25 Creative Fundraising Ideas for Giving Tuesday
Giving Tuesday is November 27, and now is the perfect time to think up some fun and creative ways to make it work for your nonprofit. When it comes to fundraising, thinking outside the box can pay off big-time. For an example, look no further than Cookies for Cancer.
When founder Gretchen Witt’s son Liam was diagnosed with cancer at age two, she decided to bake 96,000 cookies with the goal of raising $100,000 for pediatric cancer research. She ended up raising more than $400,000, and that was the beginning of Cookies for Kids’ Cancer. The organization is top-rated on GreatNonprofits and has provided almost $15 million to seven of the nation’s top research hospitals.
Gretchen Witt scaled the traditional idea of a bake sale into a brilliant game-changer for pediatric cancer research. Which idea will you run away with to make a difference for your cause? Check out the 25 ideas below and see what works for your team.
1. Supply Drive
Request and collect supplies that make sense for your organization. Make sure you set a goal and show your progress so donors can feel like they are making a difference. Make it fun by turning your drop off location into a unique experience for your donors. You can offer refreshments and entertainment, and live stream it on your social media channels. Think of a theme and unique hashtag to make your supply drive catchy. Home of the Sparrow, an organization that provides housing and support to homeless and low-income women, ran a #WinterWhiteOut campaign to collect paper products not covered by government assistance.
2. Matching Challenge
Matching challenges can be super effective for two reasons: First, the deadline creates a sense of urgency, so people who may normally think, “I’ll do it later” will be more likely to take action now. Second, a matching challenge offers a clear incentive to give: donors know they can double their impact during a matching challenge. That’s a big deal, even when we’re talking about small donations. Check out how Cancer Support Community Valley/Ventura/Santa Barbara promoted a successful matching campaign on social media.
3. Volunteer Event
Does your organization simply need more manpower? To tackle that common nonprofit issue of having too many tasks and not enough staff members to do them, plug into the Giving Tuesday momentum to beef up your volunteer team. You could hold an in-person Volunteer Information Session or keep it virtual with an email and social media campaign. Keep in mind how much of a draw free food and drinks can be!
4. Partnership Event
Think local! Find a business in your community that wants to participate in Giving Tuesday and partner up with them to raise funds. Depending on the type of business, this could look like a charity night where some of the proceeds go to your organization. Or a retail shop could sell a specific item related to your organization, donating all profits from that item to your cause. A salon could donate a day of pampering for the organization’s participants. When you start getting creative, the partnership possibilities are endless.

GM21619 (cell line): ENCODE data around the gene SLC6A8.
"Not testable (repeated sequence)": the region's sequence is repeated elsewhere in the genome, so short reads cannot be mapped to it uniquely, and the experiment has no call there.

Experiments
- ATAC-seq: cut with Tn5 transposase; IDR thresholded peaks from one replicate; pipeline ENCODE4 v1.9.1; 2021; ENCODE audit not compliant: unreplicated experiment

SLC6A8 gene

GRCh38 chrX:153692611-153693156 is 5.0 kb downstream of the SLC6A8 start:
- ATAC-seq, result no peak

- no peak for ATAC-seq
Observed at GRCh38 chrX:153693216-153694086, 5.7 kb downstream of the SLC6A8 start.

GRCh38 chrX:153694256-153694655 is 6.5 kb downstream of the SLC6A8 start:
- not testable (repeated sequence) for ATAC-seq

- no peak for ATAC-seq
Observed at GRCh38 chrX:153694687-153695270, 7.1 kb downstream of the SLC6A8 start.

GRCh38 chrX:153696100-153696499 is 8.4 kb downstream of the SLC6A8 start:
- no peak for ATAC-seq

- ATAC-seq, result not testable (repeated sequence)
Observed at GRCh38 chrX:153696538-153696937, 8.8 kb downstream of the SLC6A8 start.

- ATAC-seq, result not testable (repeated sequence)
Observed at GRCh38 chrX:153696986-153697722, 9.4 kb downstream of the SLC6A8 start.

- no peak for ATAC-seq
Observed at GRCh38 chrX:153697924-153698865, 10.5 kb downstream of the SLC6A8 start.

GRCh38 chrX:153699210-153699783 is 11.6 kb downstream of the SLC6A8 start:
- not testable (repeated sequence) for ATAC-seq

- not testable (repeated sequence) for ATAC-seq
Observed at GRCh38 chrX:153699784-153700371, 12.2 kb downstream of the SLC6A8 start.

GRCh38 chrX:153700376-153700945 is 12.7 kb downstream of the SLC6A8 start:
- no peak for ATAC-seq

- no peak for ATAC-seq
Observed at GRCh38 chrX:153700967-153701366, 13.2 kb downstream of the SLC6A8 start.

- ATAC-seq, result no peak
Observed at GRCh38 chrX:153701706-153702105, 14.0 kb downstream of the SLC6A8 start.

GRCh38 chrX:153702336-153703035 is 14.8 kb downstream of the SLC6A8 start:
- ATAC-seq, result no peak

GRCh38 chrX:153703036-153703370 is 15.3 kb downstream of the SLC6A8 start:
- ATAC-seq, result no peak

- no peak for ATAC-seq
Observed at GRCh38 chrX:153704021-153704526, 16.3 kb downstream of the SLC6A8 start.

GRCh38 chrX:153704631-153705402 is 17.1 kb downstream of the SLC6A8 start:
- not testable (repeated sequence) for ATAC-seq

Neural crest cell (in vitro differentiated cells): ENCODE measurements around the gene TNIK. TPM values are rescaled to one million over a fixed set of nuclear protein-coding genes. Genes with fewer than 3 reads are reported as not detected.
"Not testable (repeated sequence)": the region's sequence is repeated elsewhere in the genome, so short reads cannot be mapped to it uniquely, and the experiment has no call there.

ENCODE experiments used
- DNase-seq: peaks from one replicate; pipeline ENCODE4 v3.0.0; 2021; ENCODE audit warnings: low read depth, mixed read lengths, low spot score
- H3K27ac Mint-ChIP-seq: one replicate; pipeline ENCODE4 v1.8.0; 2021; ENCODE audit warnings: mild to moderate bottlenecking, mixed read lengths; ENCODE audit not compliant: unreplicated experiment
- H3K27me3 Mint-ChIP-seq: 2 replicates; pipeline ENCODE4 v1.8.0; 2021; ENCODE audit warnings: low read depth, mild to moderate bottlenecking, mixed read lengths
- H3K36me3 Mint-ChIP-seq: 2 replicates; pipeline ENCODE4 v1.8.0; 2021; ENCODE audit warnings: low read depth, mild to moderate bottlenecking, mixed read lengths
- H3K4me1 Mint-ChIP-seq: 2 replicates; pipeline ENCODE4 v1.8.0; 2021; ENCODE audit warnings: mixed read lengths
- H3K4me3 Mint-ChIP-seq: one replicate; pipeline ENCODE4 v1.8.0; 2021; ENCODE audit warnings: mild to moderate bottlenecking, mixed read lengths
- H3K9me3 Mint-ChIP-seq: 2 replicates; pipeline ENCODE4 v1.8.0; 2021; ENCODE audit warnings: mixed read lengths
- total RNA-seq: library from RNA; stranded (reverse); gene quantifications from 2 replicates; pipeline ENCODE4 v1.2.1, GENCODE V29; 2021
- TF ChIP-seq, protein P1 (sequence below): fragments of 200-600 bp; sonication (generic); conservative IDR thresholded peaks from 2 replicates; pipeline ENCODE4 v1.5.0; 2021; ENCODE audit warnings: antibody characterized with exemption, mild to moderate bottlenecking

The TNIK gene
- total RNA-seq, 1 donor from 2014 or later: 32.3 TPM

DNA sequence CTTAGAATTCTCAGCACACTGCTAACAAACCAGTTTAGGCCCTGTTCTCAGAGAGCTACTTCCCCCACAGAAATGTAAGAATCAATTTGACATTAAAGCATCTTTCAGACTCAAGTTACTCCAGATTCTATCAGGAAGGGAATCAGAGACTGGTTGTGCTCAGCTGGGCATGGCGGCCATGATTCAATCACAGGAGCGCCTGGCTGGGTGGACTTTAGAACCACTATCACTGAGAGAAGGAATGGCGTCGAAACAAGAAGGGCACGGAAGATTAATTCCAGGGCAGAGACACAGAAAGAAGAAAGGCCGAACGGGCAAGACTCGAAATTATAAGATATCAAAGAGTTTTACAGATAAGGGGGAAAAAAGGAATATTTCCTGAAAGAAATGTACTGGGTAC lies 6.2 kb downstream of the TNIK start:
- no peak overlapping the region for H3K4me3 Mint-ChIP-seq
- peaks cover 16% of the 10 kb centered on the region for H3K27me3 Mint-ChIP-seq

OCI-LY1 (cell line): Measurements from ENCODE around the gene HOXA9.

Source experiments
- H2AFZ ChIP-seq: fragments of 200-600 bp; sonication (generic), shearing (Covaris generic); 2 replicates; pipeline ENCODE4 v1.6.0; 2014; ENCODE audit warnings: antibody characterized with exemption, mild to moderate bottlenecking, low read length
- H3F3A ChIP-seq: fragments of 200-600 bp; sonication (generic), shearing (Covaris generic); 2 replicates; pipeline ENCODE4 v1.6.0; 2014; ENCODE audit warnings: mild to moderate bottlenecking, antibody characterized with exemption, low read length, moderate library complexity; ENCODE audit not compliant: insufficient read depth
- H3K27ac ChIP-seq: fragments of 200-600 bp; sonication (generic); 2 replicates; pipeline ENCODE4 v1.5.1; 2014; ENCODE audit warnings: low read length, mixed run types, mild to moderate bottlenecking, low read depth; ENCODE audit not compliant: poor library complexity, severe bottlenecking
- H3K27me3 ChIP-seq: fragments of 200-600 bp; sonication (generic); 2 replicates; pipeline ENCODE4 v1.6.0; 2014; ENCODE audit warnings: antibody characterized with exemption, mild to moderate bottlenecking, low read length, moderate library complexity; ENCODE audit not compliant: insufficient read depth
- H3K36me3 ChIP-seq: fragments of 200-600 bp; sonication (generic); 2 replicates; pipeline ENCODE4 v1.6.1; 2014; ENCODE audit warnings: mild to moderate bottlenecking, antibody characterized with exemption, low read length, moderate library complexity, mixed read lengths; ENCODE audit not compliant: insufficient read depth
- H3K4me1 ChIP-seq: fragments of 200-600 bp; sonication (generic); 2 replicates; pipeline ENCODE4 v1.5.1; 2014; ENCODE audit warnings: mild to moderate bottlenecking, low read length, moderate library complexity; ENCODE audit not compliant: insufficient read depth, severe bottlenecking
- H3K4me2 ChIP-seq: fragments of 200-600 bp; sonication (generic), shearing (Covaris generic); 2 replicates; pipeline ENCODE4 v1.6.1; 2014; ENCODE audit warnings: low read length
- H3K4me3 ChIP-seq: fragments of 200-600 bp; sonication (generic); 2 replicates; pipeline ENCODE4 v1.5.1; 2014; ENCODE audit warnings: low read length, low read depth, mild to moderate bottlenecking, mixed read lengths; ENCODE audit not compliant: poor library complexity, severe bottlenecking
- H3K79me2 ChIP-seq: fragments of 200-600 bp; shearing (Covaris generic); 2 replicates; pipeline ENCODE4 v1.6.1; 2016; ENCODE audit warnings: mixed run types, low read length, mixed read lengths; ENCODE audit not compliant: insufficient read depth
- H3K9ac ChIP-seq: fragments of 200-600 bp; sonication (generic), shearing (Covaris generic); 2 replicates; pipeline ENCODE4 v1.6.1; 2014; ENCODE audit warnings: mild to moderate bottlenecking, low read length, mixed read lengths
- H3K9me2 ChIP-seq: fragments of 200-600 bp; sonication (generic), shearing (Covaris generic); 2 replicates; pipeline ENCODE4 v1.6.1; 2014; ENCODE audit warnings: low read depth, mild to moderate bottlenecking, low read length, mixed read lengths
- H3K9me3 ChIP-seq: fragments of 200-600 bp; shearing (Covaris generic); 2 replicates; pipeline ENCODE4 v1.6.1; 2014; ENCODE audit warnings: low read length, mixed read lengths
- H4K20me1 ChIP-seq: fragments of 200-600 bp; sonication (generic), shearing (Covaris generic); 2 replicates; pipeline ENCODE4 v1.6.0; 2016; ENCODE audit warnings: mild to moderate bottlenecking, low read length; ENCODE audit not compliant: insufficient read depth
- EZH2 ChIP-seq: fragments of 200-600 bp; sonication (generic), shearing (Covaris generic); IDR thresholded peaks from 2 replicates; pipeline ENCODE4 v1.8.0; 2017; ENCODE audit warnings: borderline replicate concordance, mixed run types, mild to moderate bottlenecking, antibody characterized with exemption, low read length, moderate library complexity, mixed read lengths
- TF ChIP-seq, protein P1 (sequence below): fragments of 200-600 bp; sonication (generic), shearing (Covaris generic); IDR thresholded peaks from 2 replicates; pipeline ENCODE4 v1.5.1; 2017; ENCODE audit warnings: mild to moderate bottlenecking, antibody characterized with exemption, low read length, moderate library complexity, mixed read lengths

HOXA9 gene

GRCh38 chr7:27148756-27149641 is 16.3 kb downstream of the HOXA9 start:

You can get some big results by digging deep into a single story. Stories “stick” better in our hearts and minds than facts and figures. Tell a detailed, thorough story about one or two beneficiaries, including how their lives changed as a result of your organization’s services. When you show through storytelling rather than telling through statistics, people are more likely to connect with your mission.
6. Open House
Giving Tuesday is a chance to invite the community into your organization and give them a firsthand look at your work. Once they see the important things your team is doing, how can they not want to become a supporter?
7. Comedy Night
Give tired, stressed out adults a fun night out! Recruit some local comedians to participate in Giving Tuesday by performing for charity. Charge a small entrance fee, and sell snacks and drinks. A nice, easy fundraiser for your team, a night of laughter for your donors. That’s a win-win.
8. Movie Night
Borrow a projector and screen, pop a bunch of popcorn, and be sure to include a “preview” which is actually a short video about your nonprofit’s mission! If you want to make it a bigger affair, use a service like Filmraiser.com that takes care of the whole event. Think of any way possible to engage the audience – ask them to dress up as their favorite character and gives prizes for the best costumes. You can also make it seasonal – Giving Tuesday is the perfect time to screen holiday favorites like Home Alone or It’s a Wonderful Life.
Live and silent auctions are a mainstay for charity fundraisers, for good reason: They’re fun, exciting, and relatively easy to pull off. So why not take it up a notch and make it as fun, goofy, or attention-getting as possible? Education-related nonprofits can auction off a chance for a child to be principal for a day. Let people bid on the chance to get in a water balloon fight with your staff. Find a professional organizer in your town who will donate a day of his or her services to someone desperate for a garage purge. When you scour your network you’ll be amazed at the out-of-the-box auction items you can come up with.